Matt Bonner says tennis elbow caused by iPhone led to poor shooting

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Wednesday, July 8, 2015
ESPN

As a 3-point specialist for the San Antonio Spurs, Matt Bonner has been known to be dialed in from long distance. But the veteran swingman says his phone might have been the root cause of an off shooting season.

Bonner shot just 36.5 percent from long range this past season -- the second-lowest mark in his 11 years in the NBA. His career 3-point shooting percentage is 41.4 percent.

Speaking to the Concord Monitor in his native New Hampshire last week, Bonner said his off season may have been due to tennis elbow he developed in his non-shooting arm.

"I hate to make excuses, I was raised to never make excuses, but I went through a two-and-a-half-month stretch where I had really bad tennis elbow," Bonner told the newspaper, "and during that stretch it made it so painful for me to shoot I'd almost be cringing before I even caught the ball like, 'Oh, this is going to kill.'"

The reason for Bonner's lingering pain? Well, it's laughable even to him.

"Everybody is going to find this hilarious, but here's my theory on how I got it," Bonner said. "When the new iPhone came out it was way bigger than the last one, and I think because I got that new phone it was a strain to use it, you have to stretch further to hit the buttons, and I honestly think that's how I ended up developing it."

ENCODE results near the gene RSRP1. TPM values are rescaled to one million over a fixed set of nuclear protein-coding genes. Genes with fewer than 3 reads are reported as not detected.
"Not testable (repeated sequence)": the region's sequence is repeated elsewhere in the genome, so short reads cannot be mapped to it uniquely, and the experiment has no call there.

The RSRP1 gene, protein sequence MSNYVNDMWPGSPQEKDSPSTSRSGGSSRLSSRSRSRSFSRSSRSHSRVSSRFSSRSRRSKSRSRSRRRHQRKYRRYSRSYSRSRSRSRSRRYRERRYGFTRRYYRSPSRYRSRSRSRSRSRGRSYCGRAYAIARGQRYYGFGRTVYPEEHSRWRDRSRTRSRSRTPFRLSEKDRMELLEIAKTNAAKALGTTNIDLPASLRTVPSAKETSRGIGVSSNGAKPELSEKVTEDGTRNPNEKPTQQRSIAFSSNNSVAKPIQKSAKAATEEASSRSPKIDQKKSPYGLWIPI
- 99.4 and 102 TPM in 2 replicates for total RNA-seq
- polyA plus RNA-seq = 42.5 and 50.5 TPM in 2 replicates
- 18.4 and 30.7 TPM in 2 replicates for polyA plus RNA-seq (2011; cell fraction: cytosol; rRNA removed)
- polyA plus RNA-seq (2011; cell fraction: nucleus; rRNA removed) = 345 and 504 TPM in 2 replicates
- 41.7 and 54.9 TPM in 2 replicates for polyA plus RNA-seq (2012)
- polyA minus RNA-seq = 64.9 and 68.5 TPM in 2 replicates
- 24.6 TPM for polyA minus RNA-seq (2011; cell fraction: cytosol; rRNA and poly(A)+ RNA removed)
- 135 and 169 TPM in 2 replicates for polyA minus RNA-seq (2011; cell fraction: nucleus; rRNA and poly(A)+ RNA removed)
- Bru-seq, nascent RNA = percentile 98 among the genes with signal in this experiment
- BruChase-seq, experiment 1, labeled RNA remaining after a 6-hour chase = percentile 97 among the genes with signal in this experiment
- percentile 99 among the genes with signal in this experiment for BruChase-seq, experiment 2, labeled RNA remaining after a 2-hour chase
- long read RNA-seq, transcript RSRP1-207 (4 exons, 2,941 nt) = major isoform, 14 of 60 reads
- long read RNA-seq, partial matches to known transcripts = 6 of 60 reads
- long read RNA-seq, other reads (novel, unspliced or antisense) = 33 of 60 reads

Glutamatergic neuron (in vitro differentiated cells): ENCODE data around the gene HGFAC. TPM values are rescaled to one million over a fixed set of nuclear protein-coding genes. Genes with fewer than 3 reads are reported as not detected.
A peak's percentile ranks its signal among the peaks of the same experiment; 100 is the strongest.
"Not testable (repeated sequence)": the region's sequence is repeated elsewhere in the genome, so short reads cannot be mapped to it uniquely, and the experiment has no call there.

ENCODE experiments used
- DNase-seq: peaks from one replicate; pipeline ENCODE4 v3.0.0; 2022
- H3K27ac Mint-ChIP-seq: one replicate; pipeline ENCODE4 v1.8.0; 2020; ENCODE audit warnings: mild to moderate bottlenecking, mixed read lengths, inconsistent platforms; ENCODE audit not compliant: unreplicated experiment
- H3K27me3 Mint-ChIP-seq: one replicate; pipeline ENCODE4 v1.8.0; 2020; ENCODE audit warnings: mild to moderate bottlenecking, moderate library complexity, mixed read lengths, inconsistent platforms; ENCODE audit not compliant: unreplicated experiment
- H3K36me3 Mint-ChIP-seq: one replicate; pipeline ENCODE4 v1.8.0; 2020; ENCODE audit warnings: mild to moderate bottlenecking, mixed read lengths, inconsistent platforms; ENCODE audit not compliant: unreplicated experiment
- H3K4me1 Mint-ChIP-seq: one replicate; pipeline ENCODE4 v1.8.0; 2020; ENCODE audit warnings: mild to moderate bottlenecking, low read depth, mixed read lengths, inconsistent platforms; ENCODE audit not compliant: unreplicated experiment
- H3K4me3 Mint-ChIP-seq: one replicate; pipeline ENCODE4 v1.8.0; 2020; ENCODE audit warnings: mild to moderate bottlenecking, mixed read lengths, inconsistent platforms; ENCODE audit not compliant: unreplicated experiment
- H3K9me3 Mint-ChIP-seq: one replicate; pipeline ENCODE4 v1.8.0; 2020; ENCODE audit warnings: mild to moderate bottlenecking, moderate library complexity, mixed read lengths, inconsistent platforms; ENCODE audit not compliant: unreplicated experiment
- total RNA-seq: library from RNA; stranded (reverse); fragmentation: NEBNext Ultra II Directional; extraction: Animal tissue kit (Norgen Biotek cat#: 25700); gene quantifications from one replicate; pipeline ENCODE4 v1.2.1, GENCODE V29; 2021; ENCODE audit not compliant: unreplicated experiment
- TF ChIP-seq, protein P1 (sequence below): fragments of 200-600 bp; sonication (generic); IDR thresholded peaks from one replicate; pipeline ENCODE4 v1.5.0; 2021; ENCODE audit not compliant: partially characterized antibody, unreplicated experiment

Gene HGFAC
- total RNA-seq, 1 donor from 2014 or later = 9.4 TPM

Despite the down year, Bonner, a free agent, says he still can produce at 35 years old.

"I really don't want to say that's why my percentage dipped, but I'm not too worried about it,"Bonner said. "I know I can still shoot."

The longest-tenured member of the Spurs outside of Tim Duncan, Tony Parker and Manu Ginobili, Bonner expressed a desire to remain with the team, but he'll field calls from other suitors in unrestricted free agency.

"I hope to be back," Bonner told the San Antonio Express-News. "I love playing for the Spurs. I love everything about the organization and everybody in the organization: players, coaches, staff members. I hope they will all be back for next year."

ESPN.com's Michael C. Wright contributed to this report

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